Darcy allows an estimate of:
‡ the velocity or flow rate moving within the aquifer ‡ the average time of travel from the head of the aquifer to a point located downstream

Darcy¶s Law
‡ Darcy¶s law provides an accurate description of the flow of ground water in almost all hydrogeologic environments.

Flow in Aquifers .

h2 .Darcy¶s Experiment (1856): Flow rate determined by Head loss dh = h1 .

‡ V = Q/A. V E ± ¨h. ‡ The constant of proportionality is called the hydraulic conductivity (K). and V E 1/¨L .Darcy¶s Law ‡ Henri Darcy established empirically that the flux of water through a permeable formation is proportional to the distance between top and bottom of the soil column.

Darcy¶s Law V = ± K (¨h/¨L) and since Q = VA (A = total area) Q = ± KA (dh/dL) .

Hydraulic Conductivity ‡ K represents a measure of the ability for flow through porous media: ‡ Gravels ‡ Sands ‡ Silts ‡ Clays 0.1 to 1 cm/sec 10-2 to 10-3 cm/sec 10-4 to 10-5 cm/sec 10-7 to 10-9 cm/sec .

Flow in rocks and granular media . 2. Flow in isotropic or anisotropic media 6.Conditions ‡ Darcy¶s Law holds for: 1. 3. 4. Saturated flow and unsaturated flow Steady-state and transient flow Flow in aquifers and aquitards Flow in homogeneous and heterogeneous systems 5.

‡ The specific discharge is a macroscopic concept. and is easily measured. It should be noted that Darcy¶s velocity is different «. ‡ (±) indicates that V occurs in the direction of the decreasing head. .Darcy Velocity ‡ V is the specific discharge ( Darcy velocity). ‡ Specific discharge has units of velocity.

‡ The microscopic velocities are real..from the microscopic velocities associated with the actual paths if individual particles of water as they wind their way through the grains of sand.Darcy Velocity ‡ .. . but are probably impossible to measure.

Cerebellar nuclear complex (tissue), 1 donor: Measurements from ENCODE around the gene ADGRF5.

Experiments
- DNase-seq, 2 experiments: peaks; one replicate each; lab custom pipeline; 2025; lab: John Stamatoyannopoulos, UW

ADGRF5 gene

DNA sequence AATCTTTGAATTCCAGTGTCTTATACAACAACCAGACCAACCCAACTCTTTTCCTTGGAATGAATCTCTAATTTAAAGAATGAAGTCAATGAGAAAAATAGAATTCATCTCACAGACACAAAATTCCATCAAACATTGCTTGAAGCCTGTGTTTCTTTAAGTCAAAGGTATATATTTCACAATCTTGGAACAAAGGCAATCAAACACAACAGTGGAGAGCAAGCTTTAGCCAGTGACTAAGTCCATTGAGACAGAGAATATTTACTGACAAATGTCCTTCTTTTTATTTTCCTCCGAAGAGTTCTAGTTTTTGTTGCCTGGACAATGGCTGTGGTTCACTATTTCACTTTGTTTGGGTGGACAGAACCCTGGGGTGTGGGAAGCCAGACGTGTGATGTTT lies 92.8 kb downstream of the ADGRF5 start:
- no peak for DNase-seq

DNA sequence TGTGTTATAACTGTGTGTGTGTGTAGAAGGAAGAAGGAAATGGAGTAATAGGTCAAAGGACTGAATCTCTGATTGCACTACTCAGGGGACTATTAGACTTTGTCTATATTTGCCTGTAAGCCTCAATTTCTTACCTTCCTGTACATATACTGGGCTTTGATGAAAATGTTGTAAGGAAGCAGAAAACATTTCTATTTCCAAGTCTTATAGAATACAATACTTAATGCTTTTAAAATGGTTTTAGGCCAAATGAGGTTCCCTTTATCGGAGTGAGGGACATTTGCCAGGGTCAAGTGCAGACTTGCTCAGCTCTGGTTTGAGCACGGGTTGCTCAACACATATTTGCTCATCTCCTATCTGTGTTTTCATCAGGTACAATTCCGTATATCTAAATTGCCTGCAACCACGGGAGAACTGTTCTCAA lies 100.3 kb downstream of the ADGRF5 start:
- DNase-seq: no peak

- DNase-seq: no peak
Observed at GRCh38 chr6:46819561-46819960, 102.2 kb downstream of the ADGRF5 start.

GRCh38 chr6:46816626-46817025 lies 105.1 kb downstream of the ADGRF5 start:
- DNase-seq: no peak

Darcy & Seepage Velocity ‡ Darcy velocity is a fictitious velocity since it assumes that flow occurs across the entire cross-section of the soil sample. Av voids A = total area . Flow actually takes place only through interconnected pore channels.

Darcy & Seepage Velocity ‡ From the Continuity Eqn: ‡ Q = A vD = AV Vs ± Where: Q = flow rate A = total cross-sectional area of material AV = area of voids Vs = seepage velocity VD = Darcy velocity .

Darcy & Seepage Velocity ‡ Therefore: VS = VD ( A/AV) ‡ Multiplying both sides by the length of the medium (L) VS = VD ( AL / AVL ) = VD ( VT / VV ) ‡ Where: VT = total volume VV = void volume ‡ By Definition. the soil porosity ‡ Thus VS = VD / n . Vv / VT = n.

describes conservation of fluid mass during flow through a porous medium.Equations of Groundwater Flow ‡ Description of ground water flow is based on: Darcy¶s Law Continuity Equation . ‡ Laplace¶s Eqn . results in a partial differential equation of flow.most important in math .

Derivation of 3-D GW Flow Equation from Darcy¶s Law z VV x y x Vx  xx .

Mass Out =  Change in Storage x x x  . Vx  Mass In .

VV x  .

VV y  .

VV z ! 0 xx xy xz .

y. and assume Kx= Ky= Kz = K x 2h x 2h x 2h   !0 2 2 2 xx xy xz “ 2 h ! 0 called Laplace Eqn. and z x ¨ x h ¸ x ¨ x h ¸ x ¨ x h ¸ ©V K x ¹ ©V K z ¹ ! 0 ©V K y ¹ x x ª x x º x y ª x y º x z ª x z º Divide out constant V. . Vy.Derivation of 3-D GW Flow Equation from Darcy¶s Law Replace Vx. and Vz with Darcy using x.